Keeping the hours after the school day organized can be challenging for any family. However, with extracurricular activities, homework, and other items on the schedule each week, having a plan can help everyone stay on track. If you’ve been feeling like your after school hours aren’t as structured or productive as you would like them to be, having a schedule is an excellent way to lay a foundation for a less-stressed afternoon as a family.
As you think about your goals for a new school year, calendar year, or any new beginning, it is never a bad idea to build out an after school schedule for your children. When families come together to organize their time after the finish of the school day, there are a few tips to consider.
Building a Schedule
Ready to build an after school schedule? You can ask for input from your children, make realistic goals you’ll all commit to, create a calendar that is easy to find, act as a role model, and pivot if it’s necessary to make changes.
Ask for Input
Come together as a family to build out an afterschool schedule together. Although you might have an idea or skeleton of a schedule already created, ask your children to identify what are “must-have” items for an afterschool schedule. This can help them maintain ownership and understand that they play an essential role in creating a schedule that runs smoothly.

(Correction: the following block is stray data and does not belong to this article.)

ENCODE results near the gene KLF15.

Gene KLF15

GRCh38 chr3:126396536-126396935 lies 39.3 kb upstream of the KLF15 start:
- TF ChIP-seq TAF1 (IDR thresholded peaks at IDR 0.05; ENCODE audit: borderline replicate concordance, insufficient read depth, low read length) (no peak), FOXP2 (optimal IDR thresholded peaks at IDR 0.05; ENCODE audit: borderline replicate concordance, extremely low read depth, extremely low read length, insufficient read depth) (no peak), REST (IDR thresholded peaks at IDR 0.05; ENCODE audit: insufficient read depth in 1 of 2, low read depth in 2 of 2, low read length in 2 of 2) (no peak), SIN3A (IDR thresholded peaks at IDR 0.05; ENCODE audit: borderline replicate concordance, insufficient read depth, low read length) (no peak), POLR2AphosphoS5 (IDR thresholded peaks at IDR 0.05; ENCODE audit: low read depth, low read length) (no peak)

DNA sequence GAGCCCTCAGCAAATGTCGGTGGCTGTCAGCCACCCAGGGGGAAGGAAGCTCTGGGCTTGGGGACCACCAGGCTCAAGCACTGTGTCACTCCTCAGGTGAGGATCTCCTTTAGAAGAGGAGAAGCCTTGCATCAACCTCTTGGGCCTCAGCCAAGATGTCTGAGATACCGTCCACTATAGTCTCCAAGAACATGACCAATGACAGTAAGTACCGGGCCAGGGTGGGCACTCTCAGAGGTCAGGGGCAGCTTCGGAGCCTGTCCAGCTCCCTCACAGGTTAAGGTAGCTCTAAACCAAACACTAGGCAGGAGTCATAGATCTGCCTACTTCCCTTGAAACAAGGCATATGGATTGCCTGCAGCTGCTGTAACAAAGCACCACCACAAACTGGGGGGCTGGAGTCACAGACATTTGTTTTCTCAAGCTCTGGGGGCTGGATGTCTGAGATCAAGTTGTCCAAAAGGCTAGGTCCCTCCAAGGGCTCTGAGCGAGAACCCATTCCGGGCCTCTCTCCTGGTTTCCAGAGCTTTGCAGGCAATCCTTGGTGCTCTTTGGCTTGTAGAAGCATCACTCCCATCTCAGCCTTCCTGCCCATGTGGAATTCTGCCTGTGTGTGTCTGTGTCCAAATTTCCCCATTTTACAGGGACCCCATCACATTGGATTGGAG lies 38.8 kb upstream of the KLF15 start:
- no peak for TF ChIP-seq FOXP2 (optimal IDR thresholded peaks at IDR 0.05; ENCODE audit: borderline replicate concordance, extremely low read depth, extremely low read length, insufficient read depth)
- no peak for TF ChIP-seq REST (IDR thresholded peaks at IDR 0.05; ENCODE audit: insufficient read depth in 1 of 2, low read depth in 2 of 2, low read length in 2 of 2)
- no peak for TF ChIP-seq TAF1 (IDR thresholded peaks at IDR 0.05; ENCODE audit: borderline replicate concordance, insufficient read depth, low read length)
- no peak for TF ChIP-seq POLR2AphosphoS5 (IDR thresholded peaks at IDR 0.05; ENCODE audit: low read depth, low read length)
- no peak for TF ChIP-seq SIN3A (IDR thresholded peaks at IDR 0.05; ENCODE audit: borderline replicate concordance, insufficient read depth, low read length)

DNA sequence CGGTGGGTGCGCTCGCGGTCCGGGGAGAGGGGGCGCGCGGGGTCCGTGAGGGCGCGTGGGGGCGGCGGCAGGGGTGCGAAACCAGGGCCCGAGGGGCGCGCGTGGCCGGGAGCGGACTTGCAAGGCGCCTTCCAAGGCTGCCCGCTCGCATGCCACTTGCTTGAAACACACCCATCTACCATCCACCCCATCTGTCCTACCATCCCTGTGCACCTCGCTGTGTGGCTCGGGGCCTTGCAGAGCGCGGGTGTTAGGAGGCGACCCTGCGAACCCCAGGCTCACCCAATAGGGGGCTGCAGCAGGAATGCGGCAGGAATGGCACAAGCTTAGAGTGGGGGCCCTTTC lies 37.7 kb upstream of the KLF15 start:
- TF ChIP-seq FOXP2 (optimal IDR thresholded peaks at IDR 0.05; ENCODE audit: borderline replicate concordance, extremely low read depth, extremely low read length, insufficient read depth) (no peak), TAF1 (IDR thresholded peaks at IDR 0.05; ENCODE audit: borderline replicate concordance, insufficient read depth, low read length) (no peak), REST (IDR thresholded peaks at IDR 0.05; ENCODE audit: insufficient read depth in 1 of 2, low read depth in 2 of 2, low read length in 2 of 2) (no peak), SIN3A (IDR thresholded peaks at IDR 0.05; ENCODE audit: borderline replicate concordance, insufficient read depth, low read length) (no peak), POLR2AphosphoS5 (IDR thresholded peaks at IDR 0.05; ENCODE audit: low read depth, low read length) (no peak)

Make Realistic Goals
An important part of any goal-setting exercise is to make sure your goals are attainable. For example, as you build an afterschool schedule with your family, you might start with a 50/50 ratio of structured and unstructured time. This can give you an opportunity to celebrate sticking with your schedule of set activities while providing flexibility at the same time.
Post in Public
The calendar you create for your family should be accessible for everyone. You might decide to use a digital calendar that is easy to pull up on a laptop computer and a smartphone. This way, every family member can access it from their personal device. A digital calendar is a great option if you might need to make a last-minute change to an appointment and want to make sure it pops up on everyone’s calendar at the same time.
Act as a Model
If you decide that something is important enough to add to your schedule, make sure your children see that you honor that time. To help them understand that certain events or tasks have to happen at certain times, show them that you rarely make exceptions and are ready to stick with the schedule, too.
Building a schedule together as a family can be an evolving process that is both proactive and reactive. You can create a schedule by sharing ideas and holding each other accountable while at the same time reacting to needs that may evolve over the course of the year. If you’re looking to build a schedule that is the right fit for your family, make sure your goals are attainable, and everyone is committed to trying their best!
Monica Burns, Ed.D. is a curriculum and educational technology consultant, and founder of ClassTechTips.com. She hosts the Easy EdTech Podcast and is author of Tasks Before Apps: Designing Rigorous Learning in a Tech-Rich Classroom.
This article is brought to you by AMD:
Ultimate performance. Infinite possibilities. Powered by AMD Ryzen processors.